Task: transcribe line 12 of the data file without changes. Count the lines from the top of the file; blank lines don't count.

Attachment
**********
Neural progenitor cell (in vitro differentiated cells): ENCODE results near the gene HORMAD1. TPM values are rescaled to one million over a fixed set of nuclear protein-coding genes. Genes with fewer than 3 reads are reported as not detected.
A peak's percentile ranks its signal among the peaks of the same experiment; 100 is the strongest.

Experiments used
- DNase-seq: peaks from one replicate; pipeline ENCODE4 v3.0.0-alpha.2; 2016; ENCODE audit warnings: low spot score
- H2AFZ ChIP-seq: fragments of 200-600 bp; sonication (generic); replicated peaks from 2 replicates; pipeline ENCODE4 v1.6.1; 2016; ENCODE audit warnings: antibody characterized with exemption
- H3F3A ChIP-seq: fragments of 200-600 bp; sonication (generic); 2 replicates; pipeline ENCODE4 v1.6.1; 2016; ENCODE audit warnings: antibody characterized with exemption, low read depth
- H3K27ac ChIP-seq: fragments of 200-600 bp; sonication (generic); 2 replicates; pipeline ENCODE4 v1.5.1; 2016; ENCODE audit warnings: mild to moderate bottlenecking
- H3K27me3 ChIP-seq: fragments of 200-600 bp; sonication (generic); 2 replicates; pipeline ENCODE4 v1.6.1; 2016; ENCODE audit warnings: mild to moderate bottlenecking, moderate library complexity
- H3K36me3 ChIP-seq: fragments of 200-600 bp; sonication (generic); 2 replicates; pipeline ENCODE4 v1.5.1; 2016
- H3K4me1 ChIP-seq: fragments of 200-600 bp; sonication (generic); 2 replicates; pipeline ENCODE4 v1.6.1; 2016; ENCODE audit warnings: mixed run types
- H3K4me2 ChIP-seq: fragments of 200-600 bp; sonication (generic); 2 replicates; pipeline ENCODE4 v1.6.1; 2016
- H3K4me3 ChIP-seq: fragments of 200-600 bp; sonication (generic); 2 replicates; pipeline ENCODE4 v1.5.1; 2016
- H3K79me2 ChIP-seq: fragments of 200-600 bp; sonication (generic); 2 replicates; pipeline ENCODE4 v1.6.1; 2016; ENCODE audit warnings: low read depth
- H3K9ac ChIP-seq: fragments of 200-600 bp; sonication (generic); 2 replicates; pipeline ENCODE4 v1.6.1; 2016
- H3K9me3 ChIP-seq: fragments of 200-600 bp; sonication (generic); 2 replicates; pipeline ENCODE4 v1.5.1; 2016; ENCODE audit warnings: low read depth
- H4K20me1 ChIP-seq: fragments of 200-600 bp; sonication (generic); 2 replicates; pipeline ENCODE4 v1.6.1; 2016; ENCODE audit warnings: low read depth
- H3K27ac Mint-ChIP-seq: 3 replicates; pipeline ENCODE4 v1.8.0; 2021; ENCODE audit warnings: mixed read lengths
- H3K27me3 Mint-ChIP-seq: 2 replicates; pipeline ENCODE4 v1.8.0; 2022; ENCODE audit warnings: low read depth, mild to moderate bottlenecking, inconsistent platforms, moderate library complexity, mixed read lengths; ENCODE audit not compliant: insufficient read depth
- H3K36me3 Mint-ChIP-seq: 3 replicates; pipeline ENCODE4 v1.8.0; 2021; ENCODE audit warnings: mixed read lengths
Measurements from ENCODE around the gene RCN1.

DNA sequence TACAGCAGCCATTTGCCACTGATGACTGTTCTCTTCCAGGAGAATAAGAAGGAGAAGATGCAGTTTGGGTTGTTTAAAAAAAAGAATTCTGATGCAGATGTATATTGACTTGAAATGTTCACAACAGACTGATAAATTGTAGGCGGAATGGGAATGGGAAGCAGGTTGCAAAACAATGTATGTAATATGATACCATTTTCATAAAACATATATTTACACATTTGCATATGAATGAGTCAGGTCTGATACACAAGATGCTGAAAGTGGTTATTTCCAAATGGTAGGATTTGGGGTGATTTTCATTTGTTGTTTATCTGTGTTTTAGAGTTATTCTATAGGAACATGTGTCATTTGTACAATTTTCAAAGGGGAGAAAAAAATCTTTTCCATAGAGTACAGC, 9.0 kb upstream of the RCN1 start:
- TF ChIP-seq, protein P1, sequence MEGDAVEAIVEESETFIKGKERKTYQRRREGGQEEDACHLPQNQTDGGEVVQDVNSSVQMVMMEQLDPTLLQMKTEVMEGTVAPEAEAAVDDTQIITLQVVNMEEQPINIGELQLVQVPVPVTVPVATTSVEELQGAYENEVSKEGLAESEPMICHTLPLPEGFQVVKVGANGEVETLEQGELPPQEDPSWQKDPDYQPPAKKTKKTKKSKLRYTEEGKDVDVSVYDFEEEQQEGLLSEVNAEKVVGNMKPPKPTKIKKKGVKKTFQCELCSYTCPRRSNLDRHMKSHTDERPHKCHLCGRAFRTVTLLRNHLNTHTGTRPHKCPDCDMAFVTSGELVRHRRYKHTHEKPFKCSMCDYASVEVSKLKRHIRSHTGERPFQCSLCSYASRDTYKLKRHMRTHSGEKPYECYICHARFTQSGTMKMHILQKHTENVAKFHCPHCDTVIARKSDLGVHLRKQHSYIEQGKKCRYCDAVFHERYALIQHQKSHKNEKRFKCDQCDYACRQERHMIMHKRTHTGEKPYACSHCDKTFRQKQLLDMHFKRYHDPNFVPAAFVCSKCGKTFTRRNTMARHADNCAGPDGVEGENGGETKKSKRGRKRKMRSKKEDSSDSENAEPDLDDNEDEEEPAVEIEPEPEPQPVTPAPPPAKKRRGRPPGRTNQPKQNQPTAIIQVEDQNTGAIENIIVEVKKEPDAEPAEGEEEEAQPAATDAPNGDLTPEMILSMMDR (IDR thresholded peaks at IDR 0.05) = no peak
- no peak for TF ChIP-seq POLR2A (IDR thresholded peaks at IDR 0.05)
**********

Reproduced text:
- H3K4me3 ChIP-seq: fragments of 200-600 bp; sonication (generic); 2 replicates; pipeline ENCODE4 v1.5.1; 2016